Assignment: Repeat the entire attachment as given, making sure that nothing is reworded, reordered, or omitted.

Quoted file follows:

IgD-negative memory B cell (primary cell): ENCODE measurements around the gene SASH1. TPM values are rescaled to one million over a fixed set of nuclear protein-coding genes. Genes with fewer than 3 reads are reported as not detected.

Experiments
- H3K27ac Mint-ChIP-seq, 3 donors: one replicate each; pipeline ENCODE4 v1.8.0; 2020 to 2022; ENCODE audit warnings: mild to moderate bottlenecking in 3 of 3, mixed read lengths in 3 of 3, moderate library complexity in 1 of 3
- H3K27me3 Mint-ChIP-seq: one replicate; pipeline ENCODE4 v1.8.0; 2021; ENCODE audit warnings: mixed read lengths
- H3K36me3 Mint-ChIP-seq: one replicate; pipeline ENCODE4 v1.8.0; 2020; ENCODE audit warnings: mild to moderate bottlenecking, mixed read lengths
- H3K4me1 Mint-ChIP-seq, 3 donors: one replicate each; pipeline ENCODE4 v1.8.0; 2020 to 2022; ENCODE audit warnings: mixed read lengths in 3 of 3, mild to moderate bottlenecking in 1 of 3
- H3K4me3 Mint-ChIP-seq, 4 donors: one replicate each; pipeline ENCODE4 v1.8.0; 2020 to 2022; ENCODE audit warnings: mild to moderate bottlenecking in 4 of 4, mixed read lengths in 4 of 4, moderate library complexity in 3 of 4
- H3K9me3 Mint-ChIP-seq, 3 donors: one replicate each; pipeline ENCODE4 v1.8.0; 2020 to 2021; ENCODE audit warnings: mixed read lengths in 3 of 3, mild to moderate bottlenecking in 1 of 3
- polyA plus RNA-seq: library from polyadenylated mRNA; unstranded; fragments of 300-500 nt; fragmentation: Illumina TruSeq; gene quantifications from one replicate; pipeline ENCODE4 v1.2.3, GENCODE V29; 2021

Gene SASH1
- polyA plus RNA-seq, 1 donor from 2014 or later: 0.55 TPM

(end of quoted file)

IgD-negative memory B cell (primary cell): ENCODE measurements around the gene SASH1. TPM values are rescaled to one million over a fixed set of nuclear protein-coding genes. Genes with fewer than 3 reads are reported as not detected.

Experiments
- H3K27ac Mint-ChIP-seq, 3 donors: one replicate each; pipeline ENCODE4 v1.8.0; 2020 to 2022; ENCODE audit warnings: mild to moderate bottlenecking in 3 of 3, mixed read lengths in 3 of 3, moderate library complexity in 1 of 3
- H3K27me3 Mint-ChIP-seq: one replicate; pipeline ENCODE4 v1.8.0; 2021; ENCODE audit warnings: mixed read lengths
- H3K36me3 Mint-ChIP-seq: one replicate; pipeline ENCODE4 v1.8.0; 2020; ENCODE audit warnings: mild to moderate bottlenecking, mixed read lengths
- H3K4me1 Mint-ChIP-seq, 3 donors: one replicate each; pipeline ENCODE4 v1.8.0; 2020 to 2022; ENCODE audit warnings: mixed read lengths in 3 of 3, mild to moderate bottlenecking in 1 of 3
- H3K4me3 Mint-ChIP-seq, 4 donors: one replicate each; pipeline ENCODE4 v1.8.0; 2020 to 2022; ENCODE audit warnings: mild to moderate bottlenecking in 4 of 4, mixed read lengths in 4 of 4, moderate library complexity in 3 of 4
- H3K9me3 Mint-ChIP-seq, 3 donors: one replicate each; pipeline ENCODE4 v1.8.0; 2020 to 2021; ENCODE audit warnings: mixed read lengths in 3 of 3, mild to moderate bottlenecking in 1 of 3
- polyA plus RNA-seq: library from polyadenylated mRNA; unstranded; fragments of 300-500 nt; fragmentation: Illumina TruSeq; gene quantifications from one replicate; pipeline ENCODE4 v1.2.3, GENCODE V29; 2021

Gene SASH1
- polyA plus RNA-seq, 1 donor from 2014 or later: 0.55 TPM